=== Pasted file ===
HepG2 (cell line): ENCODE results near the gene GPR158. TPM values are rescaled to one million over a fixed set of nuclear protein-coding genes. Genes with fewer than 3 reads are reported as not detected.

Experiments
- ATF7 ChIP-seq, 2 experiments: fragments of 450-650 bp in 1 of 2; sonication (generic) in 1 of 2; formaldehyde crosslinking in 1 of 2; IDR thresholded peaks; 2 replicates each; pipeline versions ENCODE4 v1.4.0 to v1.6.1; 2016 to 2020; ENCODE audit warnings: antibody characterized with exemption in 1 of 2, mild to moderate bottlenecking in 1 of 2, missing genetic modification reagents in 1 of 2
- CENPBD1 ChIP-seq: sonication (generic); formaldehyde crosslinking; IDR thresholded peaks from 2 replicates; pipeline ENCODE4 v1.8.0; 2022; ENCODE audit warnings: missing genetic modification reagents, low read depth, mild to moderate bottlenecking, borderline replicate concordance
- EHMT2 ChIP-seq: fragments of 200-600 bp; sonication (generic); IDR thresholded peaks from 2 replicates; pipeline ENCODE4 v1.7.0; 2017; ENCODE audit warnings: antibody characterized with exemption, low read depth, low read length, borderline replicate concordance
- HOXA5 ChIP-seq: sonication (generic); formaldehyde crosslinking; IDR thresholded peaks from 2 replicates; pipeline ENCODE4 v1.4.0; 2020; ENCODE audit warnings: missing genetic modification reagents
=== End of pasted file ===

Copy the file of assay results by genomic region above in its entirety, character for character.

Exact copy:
HepG2 (cell line): ENCODE results near the gene GPR158. TPM values are rescaled to one million over a fixed set of nuclear protein-coding genes. Genes with fewer than 3 reads are reported as not detected.

Experiments
- ATF7 ChIP-seq, 2 experiments: fragments of 450-650 bp in 1 of 2; sonication (generic) in 1 of 2; formaldehyde crosslinking in 1 of 2; IDR thresholded peaks; 2 replicates each; pipeline versions ENCODE4 v1.4.0 to v1.6.1; 2016 to 2020; ENCODE audit warnings: antibody characterized with exemption in 1 of 2, mild to moderate bottlenecking in 1 of 2, missing genetic modification reagents in 1 of 2
- CENPBD1 ChIP-seq: sonication (generic); formaldehyde crosslinking; IDR thresholded peaks from 2 replicates; pipeline ENCODE4 v1.8.0; 2022; ENCODE audit warnings: missing genetic modification reagents, low read depth, mild to moderate bottlenecking, borderline replicate concordance
- EHMT2 ChIP-seq: fragments of 200-600 bp; sonication (generic); IDR thresholded peaks from 2 replicates; pipeline ENCODE4 v1.7.0; 2017; ENCODE audit warnings: antibody characterized with exemption, low read depth, low read length, borderline replicate concordance
- HOXA5 ChIP-seq: sonication (generic); formaldehyde crosslinking; IDR thresholded peaks from 2 replicates; pipeline ENCODE4 v1.4.0; 2020; ENCODE audit warnings: missing genetic modification reagents